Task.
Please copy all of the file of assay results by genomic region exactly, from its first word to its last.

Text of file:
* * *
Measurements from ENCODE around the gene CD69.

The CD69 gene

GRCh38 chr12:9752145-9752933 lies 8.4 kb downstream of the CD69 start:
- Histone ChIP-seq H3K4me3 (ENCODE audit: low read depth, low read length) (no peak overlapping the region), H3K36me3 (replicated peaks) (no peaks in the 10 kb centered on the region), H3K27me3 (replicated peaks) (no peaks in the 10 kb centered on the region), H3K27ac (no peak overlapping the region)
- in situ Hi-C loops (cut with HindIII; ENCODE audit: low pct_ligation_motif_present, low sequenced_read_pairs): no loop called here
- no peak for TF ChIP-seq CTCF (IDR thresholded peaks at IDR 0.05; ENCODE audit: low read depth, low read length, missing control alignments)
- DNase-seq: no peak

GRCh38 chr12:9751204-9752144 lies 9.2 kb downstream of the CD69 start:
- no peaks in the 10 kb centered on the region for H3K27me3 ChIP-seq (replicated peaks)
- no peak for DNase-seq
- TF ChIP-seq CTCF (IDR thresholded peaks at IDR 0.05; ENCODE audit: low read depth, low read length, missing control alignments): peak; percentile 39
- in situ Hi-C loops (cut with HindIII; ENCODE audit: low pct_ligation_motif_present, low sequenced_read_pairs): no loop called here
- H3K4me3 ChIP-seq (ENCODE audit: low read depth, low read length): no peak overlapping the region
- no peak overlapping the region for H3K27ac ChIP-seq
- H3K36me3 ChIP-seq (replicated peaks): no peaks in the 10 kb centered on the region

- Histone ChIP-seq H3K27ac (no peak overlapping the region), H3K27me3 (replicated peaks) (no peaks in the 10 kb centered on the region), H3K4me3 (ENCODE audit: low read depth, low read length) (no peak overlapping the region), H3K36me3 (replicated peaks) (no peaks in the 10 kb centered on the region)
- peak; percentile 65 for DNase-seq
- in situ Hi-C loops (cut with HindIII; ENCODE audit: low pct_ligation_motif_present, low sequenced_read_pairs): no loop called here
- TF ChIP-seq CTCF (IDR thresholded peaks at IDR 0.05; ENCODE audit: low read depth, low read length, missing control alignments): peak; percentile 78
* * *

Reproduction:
Measurements from ENCODE around the gene CD69.

The CD69 gene

GRCh38 chr12:9752145-9752933 lies 8.4 kb downstream of the CD69 start:
- Histone ChIP-seq H3K4me3 (ENCODE audit: low read depth, low read length) (no peak overlapping the region), H3K36me3 (replicated peaks) (no peaks in the 10 kb centered on the region), H3K27me3 (replicated peaks) (no peaks in the 10 kb centered on the region), H3K27ac (no peak overlapping the region)
- in situ Hi-C loops (cut with HindIII; ENCODE audit: low pct_ligation_motif_present, low sequenced_read_pairs): no loop called here
- no peak for TF ChIP-seq CTCF (IDR thresholded peaks at IDR 0.05; ENCODE audit: low read depth, low read length, missing control alignments)
- DNase-seq: no peak

GRCh38 chr12:9751204-9752144 lies 9.2 kb downstream of the CD69 start:
- no peaks in the 10 kb centered on the region for H3K27me3 ChIP-seq (replicated peaks)
- no peak for DNase-seq
- TF ChIP-seq CTCF (IDR thresholded peaks at IDR 0.05; ENCODE audit: low read depth, low read length, missing control alignments): peak; percentile 39
- in situ Hi-C loops (cut with HindIII; ENCODE audit: low pct_ligation_motif_present, low sequenced_read_pairs): no loop called here
- H3K4me3 ChIP-seq (ENCODE audit: low read depth, low read length): no peak overlapping the region
- no peak overlapping the region for H3K27ac ChIP-seq
- H3K36me3 ChIP-seq (replicated peaks): no peaks in the 10 kb centered on the region

- Histone ChIP-seq H3K27ac (no peak overlapping the region), H3K27me3 (replicated peaks) (no peaks in the 10 kb centered on the region), H3K4me3 (ENCODE audit: low read depth, low read length) (no peak overlapping the region), H3K36me3 (replicated peaks) (no peaks in the 10 kb centered on the region)
- peak; percentile 65 for DNase-seq
- in situ Hi-C loops (cut with HindIII; ENCODE audit: low pct_ligation_motif_present, low sequenced_read_pairs): no loop called here
- TF ChIP-seq CTCF (IDR thresholded peaks at IDR 0.05; ENCODE audit: low read depth, low read length, missing control alignments): peak; percentile 78